Indestructible Public Officials

Indestructible Public Officials

Organisation: Center for Investigative Journalism of Serbia (CINS) (Serbia)

Publication Date: 04/10/2017

Size of team/newsroom:small

Description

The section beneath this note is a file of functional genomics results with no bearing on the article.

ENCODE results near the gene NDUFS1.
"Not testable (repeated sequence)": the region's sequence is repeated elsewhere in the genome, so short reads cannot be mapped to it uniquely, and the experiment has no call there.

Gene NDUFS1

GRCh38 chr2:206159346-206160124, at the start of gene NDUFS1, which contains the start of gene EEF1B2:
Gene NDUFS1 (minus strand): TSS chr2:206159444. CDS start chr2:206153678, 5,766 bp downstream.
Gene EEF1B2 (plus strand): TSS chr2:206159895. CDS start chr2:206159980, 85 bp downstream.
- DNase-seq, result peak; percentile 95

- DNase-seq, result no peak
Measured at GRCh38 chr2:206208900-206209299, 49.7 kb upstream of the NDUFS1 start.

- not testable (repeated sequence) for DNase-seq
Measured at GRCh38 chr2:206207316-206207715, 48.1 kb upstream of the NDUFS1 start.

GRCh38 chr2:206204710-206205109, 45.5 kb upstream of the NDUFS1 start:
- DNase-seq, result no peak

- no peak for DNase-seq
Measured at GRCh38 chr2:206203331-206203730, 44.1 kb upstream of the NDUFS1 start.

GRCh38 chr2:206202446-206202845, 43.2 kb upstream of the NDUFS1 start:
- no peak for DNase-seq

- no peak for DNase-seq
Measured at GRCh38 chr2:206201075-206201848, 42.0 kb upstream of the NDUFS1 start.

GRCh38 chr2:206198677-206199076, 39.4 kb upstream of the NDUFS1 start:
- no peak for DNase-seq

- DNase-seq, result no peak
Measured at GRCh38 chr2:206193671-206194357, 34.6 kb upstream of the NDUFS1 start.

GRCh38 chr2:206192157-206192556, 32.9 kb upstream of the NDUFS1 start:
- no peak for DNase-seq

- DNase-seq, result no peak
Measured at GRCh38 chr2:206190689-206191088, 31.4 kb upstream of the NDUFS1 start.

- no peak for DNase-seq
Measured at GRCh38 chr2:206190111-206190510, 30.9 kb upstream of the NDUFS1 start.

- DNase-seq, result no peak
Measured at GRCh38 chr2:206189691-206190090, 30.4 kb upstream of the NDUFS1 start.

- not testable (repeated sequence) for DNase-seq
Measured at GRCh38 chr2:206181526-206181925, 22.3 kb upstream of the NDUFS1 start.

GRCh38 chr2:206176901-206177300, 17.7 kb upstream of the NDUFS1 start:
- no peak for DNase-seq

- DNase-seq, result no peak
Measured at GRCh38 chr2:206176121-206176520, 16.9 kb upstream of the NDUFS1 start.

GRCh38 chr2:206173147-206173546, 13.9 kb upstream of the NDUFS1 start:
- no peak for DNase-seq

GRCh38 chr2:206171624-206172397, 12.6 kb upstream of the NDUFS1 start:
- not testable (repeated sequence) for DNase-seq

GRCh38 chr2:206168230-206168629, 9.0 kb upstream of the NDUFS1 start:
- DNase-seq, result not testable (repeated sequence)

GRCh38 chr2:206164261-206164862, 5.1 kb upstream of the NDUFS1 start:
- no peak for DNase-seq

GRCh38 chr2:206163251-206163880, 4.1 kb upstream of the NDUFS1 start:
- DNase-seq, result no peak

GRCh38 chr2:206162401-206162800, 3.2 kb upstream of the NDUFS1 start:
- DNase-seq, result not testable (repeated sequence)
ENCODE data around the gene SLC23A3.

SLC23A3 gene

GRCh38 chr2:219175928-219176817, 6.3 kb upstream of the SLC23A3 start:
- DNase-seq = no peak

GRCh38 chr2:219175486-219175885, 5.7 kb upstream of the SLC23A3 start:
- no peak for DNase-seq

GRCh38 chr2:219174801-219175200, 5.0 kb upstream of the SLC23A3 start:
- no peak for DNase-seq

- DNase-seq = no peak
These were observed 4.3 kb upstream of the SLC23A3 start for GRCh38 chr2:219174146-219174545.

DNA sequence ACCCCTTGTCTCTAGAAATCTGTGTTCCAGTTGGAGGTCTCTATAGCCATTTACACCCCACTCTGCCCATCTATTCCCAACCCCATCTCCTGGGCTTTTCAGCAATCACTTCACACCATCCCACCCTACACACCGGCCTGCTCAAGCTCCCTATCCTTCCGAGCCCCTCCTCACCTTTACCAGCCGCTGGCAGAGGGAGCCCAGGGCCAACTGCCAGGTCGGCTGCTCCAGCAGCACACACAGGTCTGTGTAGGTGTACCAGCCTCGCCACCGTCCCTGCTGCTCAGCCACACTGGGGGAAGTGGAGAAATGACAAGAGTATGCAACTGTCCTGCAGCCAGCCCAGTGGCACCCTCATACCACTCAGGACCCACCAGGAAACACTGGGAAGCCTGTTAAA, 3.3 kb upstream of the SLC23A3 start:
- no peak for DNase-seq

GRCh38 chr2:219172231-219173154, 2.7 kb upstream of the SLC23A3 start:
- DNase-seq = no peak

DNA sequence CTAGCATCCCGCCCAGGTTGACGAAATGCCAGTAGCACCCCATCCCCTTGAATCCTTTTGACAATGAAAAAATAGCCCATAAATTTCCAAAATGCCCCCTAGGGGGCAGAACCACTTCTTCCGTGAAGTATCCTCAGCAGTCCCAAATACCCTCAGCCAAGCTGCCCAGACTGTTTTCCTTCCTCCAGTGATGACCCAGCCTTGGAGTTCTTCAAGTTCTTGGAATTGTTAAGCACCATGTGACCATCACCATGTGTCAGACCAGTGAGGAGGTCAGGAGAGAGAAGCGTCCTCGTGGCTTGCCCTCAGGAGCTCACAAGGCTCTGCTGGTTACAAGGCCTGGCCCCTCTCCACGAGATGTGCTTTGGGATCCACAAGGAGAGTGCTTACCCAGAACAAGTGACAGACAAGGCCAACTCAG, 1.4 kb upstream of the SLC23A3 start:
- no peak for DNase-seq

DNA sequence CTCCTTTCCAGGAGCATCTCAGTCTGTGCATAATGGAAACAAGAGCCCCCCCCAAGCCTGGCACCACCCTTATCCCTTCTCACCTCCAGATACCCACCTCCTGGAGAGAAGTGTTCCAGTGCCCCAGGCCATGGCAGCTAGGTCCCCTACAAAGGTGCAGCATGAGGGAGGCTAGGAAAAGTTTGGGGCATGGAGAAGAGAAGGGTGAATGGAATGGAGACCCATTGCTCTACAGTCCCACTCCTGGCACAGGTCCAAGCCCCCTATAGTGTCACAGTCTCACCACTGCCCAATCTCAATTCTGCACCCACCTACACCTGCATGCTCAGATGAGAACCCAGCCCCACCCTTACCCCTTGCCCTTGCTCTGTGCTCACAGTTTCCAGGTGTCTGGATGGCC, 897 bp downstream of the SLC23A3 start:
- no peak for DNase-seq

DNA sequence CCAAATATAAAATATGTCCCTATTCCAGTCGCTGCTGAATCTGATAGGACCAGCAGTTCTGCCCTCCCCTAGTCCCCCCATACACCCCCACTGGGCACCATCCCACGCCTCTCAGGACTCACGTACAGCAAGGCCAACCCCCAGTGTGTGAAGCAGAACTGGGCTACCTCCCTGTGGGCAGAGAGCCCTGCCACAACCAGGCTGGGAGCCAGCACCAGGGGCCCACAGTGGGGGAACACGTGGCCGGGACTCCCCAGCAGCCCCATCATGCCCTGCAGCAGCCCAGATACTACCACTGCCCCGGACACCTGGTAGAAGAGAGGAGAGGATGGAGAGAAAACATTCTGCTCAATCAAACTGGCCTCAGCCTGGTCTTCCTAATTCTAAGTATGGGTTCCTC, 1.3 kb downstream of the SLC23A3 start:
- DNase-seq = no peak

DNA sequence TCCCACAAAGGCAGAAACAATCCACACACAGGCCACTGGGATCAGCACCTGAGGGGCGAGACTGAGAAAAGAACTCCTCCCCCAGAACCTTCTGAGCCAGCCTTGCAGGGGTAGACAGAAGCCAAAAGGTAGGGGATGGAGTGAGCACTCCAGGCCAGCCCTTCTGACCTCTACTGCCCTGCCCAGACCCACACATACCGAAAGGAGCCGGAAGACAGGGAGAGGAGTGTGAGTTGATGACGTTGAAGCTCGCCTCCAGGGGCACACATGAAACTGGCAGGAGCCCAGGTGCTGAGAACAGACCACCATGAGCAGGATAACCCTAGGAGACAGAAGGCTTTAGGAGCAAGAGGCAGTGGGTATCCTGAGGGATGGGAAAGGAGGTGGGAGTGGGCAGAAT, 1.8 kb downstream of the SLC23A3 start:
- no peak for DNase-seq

The independent regulatory body in Serbia, the Anti-Corruption Agency, is weak and its decisions are not respected by the authorities and are being undermined by high-ranking officials. Enactment of a new bill on the Anti-Corruption Agency, stipulating broader competencies to this institution, has fallen behind schedule for over two years. This was an incitement for CINS to look at the efficiency of proceedings against public officials for corruption. It turned out that data about cases against public officials stay buried deep in drawers, in extensive reports, far from public attention. CINS decided to make the data public and easily searchable in a comprehensive database. First, CINS made official cooperation with the Anti-Corruption Agency to collect all its data in one place since the Agency is not able to do it. The Agency conducts the proceedings on suspicion of officials breaking the law while discharging a function on various grounds: failing to report assets or revenues, failure to notify of the termination of function or assuming a new function, when there is a potential conflict of interest etc. The core of this project was to show who were the officials under scrutiny of the Agency, how many times and for what reason, as well as how those cases were concluded – the information that is not available anywhere online, is in the public interest and allows citizens to track the proceedings for corruption against those they voted for. We collected and processed information in hundreds of documents during six months; the sources were the Anti-corruption Agency, prosecutor's office, courts and other institutions as we showed the fate of each case after the Agency’s decisions (e.g. some were subject to criminal charges). After collecting and analyzing hundreds of documents, we created a unique searchable online database of proceedings brought by the Anti-Corruption Agency between 2010 and 2016. It contains detailed information on almost 2,000 cases against public officials, including ministers, state secretaries, ambassadors, MPs, mayors, local councilors, directors of public companies, deans of faculties, judges and others. It also contains Agency’s conclusions in such cases and decisions of the institutions. The database is searchable by names of the officials, institutions and positions that they have been holding, the nature and the outcome of the proceedings and the grounds for their initiation. We are currently updating the database with more search options. Also, we are including a very large number of court cases against officials that have never been analyzed. With this new data, we intend to discover why levied fines hovered around the legal minimum or even dipped below it, with a lot of settlements and large number of cases falling under statute of limitation. Stories based on the database are included in the series of articles nominated for the European Press Prize 2017 in the investigative reporting category.